Thomasville--Jack Hadley began his black history artifact collection in 1968, after the assassination of Dr. Martin Luther King. Since then his collection has just kept growing. "People have been really generous about this. Even movie stars. Oprah even sent me a picture," he exclaims.
He says already so much history has been lost along the way. "That is the sad part about black collecting because we have let so much slip by us. That's my focus is to try to hang on to this stuff because we need to know where we came from."
After moving back to Thomasville in the 80s, Hadley has put his collection on display in school, and the cultural center. But seeing the opportunity to lease the building that once housed Thomas County's first black school, he jumped at the chance to give his collection a home.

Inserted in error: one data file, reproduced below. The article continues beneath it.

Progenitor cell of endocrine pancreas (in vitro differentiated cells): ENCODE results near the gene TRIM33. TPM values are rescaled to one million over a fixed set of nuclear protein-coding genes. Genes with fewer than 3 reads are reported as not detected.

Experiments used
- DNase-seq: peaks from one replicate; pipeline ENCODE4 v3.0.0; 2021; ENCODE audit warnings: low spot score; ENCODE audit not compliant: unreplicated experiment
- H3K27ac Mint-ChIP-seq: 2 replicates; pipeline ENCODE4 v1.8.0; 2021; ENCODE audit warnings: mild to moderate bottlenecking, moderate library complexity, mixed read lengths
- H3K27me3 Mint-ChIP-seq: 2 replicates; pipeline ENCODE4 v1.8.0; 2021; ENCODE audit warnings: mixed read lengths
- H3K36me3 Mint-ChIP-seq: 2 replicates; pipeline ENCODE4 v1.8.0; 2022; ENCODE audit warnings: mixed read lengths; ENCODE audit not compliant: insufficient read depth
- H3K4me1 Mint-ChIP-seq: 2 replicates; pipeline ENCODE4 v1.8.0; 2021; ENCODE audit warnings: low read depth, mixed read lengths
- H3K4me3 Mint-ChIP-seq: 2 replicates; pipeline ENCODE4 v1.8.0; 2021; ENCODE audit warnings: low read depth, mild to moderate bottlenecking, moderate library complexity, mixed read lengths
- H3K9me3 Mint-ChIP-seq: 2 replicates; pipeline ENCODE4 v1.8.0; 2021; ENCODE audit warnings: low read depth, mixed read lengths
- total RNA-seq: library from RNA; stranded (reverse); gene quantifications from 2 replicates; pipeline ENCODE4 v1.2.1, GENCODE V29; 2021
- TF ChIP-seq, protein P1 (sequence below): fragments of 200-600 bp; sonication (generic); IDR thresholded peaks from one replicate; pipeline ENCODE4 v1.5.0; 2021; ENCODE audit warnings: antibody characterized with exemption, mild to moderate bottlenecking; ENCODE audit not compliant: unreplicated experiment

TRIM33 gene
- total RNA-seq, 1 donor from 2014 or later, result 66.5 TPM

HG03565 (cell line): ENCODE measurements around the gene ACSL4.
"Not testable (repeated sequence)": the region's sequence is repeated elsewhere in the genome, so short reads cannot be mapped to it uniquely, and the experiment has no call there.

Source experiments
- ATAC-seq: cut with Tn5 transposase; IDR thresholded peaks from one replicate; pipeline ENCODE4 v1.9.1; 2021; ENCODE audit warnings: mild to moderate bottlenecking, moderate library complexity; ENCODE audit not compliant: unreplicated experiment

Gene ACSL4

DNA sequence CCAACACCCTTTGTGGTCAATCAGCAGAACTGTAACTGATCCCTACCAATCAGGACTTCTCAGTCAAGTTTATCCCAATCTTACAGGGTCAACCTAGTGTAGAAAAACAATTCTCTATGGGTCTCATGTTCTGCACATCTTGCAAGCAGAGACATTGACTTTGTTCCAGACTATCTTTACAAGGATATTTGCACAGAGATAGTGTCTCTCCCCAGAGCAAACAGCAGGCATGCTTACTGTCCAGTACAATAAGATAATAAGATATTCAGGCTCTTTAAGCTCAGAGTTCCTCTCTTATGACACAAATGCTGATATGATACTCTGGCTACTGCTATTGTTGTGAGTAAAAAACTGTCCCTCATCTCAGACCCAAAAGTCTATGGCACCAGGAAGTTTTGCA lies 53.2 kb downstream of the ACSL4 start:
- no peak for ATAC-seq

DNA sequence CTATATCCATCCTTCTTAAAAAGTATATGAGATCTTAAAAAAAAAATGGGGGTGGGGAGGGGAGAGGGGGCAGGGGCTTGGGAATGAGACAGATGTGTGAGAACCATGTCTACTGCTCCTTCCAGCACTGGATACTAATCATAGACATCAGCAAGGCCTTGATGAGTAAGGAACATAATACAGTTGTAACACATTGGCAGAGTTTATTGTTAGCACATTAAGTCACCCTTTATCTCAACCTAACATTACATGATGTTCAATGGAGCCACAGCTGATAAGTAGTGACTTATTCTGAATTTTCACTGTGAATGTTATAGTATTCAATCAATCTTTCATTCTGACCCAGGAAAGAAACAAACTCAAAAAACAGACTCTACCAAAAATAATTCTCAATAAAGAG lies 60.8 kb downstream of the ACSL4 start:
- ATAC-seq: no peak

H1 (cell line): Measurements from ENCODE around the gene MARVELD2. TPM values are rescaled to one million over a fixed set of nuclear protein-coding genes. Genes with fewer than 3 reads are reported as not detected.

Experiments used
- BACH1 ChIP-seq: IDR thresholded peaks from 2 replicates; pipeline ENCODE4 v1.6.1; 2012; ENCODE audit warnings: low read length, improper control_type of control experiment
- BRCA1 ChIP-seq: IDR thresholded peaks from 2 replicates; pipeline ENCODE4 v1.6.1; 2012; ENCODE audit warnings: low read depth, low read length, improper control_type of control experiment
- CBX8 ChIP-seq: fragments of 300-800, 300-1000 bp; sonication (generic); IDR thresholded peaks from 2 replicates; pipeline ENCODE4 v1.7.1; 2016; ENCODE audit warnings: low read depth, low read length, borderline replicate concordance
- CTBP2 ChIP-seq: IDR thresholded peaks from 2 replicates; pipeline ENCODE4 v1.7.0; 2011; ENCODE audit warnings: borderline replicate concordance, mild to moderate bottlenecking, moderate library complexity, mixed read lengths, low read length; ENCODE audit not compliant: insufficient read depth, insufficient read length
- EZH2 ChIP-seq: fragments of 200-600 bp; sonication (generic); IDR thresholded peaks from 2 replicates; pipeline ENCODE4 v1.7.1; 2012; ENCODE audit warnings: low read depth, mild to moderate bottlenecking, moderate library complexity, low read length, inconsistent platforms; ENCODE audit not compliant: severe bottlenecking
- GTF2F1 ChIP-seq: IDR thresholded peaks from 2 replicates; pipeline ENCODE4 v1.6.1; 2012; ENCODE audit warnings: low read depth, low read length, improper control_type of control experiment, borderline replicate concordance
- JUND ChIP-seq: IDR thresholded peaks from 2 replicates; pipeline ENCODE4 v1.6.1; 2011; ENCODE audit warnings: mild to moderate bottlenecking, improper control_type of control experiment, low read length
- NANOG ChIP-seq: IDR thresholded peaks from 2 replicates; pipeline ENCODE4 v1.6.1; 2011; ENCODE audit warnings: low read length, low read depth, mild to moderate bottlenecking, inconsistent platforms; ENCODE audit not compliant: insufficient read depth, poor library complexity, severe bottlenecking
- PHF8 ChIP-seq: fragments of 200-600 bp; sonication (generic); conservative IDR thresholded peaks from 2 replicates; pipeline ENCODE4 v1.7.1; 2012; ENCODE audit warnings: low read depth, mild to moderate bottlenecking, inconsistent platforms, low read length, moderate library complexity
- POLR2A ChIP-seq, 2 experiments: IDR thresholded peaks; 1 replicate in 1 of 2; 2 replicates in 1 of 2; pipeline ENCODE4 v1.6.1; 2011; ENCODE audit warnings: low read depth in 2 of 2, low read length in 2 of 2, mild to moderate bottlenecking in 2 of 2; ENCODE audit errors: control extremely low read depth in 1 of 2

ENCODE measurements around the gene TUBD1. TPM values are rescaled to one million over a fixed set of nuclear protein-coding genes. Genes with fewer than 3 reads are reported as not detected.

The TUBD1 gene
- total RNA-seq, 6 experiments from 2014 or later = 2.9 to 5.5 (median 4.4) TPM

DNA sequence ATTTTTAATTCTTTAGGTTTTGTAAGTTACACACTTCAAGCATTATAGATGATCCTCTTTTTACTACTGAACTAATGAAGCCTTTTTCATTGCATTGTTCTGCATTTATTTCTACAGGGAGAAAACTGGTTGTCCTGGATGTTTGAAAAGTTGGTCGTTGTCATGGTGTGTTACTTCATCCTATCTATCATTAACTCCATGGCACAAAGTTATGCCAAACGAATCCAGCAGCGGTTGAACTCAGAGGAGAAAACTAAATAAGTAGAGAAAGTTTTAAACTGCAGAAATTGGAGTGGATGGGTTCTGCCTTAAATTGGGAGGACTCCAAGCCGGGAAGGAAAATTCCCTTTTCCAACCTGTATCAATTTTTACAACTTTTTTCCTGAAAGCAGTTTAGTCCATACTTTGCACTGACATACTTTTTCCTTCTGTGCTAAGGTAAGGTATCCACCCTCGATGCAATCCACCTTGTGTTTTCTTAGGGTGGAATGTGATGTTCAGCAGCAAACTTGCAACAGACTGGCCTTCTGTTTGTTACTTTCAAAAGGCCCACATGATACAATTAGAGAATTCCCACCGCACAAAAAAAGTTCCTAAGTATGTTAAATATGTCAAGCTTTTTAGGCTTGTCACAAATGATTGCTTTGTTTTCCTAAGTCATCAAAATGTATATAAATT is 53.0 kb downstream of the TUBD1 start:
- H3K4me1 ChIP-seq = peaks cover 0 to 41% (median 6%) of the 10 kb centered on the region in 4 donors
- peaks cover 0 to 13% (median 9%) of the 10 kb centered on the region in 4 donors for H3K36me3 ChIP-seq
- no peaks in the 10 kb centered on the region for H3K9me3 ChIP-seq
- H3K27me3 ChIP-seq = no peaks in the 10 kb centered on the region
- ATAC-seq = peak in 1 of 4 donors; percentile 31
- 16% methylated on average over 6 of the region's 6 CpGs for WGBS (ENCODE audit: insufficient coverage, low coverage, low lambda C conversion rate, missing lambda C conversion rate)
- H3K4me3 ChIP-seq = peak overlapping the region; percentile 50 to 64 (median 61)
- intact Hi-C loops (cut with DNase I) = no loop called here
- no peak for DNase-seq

To Hadley, the collection of memorabila is more than a museum. It's a dream come true and a chance to teach and inspire younger generations. He says, "I'm doing it only for the kids. I'm not doing it for myself. I'm 70 years old and I'm doing it for the kids, so they can learn more about our African American culture."
Hadley's museum showcases everything from ancient black history, to modern culture. He has sections devoted to black musicians and movie stars, and even and entire area honoring Thomasville native and Heisman trophy winner Charlie Ward. He proudly says, "We have it. If a person don't come here to witness this. They're gonna miss out."
Hadley says he hopes his museum will serve as a tribute to black leaders who have come before him.
The museums grand opening is this Sunday at 3:30. Admission is free for all children and students, 5 dollars for everybody else.